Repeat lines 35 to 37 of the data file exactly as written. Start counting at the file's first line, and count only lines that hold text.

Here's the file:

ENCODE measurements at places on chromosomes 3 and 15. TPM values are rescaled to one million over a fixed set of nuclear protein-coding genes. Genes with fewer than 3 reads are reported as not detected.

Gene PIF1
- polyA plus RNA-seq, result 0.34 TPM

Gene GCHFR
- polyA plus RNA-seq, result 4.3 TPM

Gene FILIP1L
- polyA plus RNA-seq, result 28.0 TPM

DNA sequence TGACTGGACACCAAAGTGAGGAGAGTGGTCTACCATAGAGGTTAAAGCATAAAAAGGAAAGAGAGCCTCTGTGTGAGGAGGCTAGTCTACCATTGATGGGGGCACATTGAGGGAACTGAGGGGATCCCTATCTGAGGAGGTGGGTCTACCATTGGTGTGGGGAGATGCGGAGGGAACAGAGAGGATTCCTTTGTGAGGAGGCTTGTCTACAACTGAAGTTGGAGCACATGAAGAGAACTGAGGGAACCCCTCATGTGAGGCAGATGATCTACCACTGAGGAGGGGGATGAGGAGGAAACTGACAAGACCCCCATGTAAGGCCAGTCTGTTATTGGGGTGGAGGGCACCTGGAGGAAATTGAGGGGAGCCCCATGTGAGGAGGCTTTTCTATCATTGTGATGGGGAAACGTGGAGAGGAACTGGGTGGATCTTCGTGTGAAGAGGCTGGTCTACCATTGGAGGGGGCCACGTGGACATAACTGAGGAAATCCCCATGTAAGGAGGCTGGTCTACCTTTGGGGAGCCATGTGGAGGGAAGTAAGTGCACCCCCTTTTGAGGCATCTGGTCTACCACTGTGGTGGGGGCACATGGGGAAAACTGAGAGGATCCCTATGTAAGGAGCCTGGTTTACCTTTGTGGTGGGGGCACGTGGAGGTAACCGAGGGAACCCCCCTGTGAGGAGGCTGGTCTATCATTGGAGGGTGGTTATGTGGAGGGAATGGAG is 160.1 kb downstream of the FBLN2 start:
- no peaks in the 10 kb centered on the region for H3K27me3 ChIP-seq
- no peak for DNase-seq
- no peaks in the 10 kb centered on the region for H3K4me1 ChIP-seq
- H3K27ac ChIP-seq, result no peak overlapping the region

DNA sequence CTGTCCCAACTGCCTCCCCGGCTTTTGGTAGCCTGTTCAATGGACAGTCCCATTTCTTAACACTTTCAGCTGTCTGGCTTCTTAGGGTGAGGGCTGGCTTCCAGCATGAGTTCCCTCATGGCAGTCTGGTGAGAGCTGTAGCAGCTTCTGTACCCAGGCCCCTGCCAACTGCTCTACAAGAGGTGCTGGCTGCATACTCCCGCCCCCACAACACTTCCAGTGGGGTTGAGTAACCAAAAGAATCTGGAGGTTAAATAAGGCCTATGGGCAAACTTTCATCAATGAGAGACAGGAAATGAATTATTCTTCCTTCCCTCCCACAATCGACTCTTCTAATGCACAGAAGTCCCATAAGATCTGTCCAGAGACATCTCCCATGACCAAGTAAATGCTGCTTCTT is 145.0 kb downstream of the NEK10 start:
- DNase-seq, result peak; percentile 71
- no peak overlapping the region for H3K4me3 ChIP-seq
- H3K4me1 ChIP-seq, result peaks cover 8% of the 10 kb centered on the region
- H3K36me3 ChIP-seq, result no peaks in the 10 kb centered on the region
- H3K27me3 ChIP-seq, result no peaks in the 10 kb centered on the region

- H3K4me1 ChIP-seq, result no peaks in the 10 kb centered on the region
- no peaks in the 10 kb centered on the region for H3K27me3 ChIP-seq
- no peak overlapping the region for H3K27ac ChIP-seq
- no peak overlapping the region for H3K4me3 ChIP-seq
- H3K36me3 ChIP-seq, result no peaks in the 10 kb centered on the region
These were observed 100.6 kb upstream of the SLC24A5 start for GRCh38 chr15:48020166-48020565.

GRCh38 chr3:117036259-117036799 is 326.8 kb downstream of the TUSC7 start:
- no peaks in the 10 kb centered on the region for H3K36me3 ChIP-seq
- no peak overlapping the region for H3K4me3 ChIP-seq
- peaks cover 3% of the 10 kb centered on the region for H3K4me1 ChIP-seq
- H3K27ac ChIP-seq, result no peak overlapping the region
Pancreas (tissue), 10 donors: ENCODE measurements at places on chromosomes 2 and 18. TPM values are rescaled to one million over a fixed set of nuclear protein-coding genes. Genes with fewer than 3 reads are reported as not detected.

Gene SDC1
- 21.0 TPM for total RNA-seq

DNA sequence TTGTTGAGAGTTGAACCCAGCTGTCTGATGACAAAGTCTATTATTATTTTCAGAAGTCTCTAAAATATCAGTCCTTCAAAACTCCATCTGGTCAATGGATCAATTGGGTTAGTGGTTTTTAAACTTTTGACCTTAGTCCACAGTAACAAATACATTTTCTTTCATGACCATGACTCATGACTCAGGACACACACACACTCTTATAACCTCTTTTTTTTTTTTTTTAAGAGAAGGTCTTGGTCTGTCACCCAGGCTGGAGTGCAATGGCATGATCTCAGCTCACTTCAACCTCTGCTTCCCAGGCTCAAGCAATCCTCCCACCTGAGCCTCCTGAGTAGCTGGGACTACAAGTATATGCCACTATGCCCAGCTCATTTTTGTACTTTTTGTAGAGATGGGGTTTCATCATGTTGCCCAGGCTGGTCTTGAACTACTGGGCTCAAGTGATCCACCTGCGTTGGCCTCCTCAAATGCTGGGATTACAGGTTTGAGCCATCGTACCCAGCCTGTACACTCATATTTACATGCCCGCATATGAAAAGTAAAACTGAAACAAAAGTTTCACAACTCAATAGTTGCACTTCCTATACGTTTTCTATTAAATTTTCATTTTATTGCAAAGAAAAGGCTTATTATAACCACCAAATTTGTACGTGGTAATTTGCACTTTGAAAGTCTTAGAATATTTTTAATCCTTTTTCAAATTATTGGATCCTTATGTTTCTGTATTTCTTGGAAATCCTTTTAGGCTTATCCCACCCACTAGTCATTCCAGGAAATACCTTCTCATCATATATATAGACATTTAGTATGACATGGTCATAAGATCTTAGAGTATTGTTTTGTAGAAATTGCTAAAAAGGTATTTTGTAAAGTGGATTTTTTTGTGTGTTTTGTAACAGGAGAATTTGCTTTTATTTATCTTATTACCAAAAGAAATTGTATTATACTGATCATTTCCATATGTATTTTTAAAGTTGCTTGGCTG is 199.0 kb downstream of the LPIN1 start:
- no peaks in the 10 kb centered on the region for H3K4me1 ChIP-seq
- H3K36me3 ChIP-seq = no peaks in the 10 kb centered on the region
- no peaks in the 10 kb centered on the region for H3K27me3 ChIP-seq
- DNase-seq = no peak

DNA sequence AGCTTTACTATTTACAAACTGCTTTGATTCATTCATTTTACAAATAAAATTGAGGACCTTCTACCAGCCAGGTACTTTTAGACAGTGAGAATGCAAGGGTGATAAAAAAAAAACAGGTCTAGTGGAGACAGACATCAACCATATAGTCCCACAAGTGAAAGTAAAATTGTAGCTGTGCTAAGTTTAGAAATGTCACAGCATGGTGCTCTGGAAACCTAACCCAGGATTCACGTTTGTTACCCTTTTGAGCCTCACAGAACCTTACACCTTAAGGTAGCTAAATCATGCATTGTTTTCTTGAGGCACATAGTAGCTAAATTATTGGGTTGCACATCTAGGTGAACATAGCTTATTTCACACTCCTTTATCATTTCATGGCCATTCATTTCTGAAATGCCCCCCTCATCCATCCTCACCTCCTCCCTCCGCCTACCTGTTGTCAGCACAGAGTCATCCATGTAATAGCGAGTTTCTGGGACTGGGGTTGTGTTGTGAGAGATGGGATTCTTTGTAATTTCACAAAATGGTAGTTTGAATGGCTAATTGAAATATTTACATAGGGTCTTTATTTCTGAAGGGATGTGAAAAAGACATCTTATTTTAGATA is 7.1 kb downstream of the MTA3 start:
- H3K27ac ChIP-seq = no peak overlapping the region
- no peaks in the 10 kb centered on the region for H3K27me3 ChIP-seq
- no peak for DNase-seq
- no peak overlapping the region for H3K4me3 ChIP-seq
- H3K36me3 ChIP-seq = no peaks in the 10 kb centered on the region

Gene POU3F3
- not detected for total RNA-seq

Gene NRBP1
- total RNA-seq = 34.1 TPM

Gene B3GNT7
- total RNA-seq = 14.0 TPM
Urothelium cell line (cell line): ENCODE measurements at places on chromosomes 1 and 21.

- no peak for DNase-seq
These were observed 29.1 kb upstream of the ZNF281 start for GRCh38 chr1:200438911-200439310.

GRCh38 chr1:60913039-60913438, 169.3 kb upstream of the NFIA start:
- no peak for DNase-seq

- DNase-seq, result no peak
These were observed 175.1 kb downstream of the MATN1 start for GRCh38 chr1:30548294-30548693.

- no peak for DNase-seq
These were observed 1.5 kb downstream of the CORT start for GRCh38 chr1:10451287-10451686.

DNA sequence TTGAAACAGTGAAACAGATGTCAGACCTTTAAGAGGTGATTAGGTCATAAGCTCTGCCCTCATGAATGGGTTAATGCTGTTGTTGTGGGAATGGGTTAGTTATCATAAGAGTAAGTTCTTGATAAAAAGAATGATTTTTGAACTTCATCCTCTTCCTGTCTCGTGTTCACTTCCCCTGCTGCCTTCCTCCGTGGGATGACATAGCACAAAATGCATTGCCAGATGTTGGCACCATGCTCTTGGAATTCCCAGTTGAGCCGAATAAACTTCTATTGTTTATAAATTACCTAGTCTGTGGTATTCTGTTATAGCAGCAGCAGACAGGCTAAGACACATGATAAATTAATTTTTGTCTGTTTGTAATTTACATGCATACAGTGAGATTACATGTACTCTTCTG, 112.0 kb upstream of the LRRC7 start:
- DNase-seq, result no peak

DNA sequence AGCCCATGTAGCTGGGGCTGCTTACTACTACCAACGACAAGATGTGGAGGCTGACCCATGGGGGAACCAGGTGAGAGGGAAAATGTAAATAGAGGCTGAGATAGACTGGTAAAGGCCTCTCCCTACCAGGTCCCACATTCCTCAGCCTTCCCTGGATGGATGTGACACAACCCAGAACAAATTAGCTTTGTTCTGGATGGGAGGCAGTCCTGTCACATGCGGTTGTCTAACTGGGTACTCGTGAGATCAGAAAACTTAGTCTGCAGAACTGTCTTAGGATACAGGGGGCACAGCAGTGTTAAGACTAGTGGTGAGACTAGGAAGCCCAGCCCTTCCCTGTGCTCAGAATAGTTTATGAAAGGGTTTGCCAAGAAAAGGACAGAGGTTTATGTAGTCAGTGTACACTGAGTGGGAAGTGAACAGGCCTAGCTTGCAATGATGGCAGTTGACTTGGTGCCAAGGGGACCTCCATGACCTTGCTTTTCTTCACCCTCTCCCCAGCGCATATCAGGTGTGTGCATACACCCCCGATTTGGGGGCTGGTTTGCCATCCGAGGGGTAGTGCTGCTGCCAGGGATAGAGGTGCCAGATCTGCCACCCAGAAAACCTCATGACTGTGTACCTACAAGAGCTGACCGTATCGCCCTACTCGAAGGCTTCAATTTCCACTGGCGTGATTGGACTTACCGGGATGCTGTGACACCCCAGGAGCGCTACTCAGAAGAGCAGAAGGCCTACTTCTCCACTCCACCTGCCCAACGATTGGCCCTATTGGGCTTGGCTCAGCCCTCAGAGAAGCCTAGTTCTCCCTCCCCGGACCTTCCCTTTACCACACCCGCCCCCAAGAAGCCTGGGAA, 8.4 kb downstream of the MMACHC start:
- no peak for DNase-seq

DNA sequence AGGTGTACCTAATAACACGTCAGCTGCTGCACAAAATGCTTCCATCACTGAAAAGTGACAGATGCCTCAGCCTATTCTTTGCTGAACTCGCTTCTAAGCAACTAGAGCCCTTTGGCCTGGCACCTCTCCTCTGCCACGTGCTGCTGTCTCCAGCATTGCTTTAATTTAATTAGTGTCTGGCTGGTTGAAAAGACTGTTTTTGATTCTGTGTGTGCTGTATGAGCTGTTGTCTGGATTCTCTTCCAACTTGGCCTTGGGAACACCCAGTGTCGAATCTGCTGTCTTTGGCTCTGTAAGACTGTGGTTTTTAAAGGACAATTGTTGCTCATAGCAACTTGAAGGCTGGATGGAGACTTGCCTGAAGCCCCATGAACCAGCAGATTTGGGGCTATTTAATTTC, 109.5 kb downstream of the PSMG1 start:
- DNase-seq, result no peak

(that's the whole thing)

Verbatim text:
- H3K36me3 ChIP-seq = no peaks in the 10 kb centered on the region
- no peaks in the 10 kb centered on the region for H3K27me3 ChIP-seq
- DNase-seq = no peak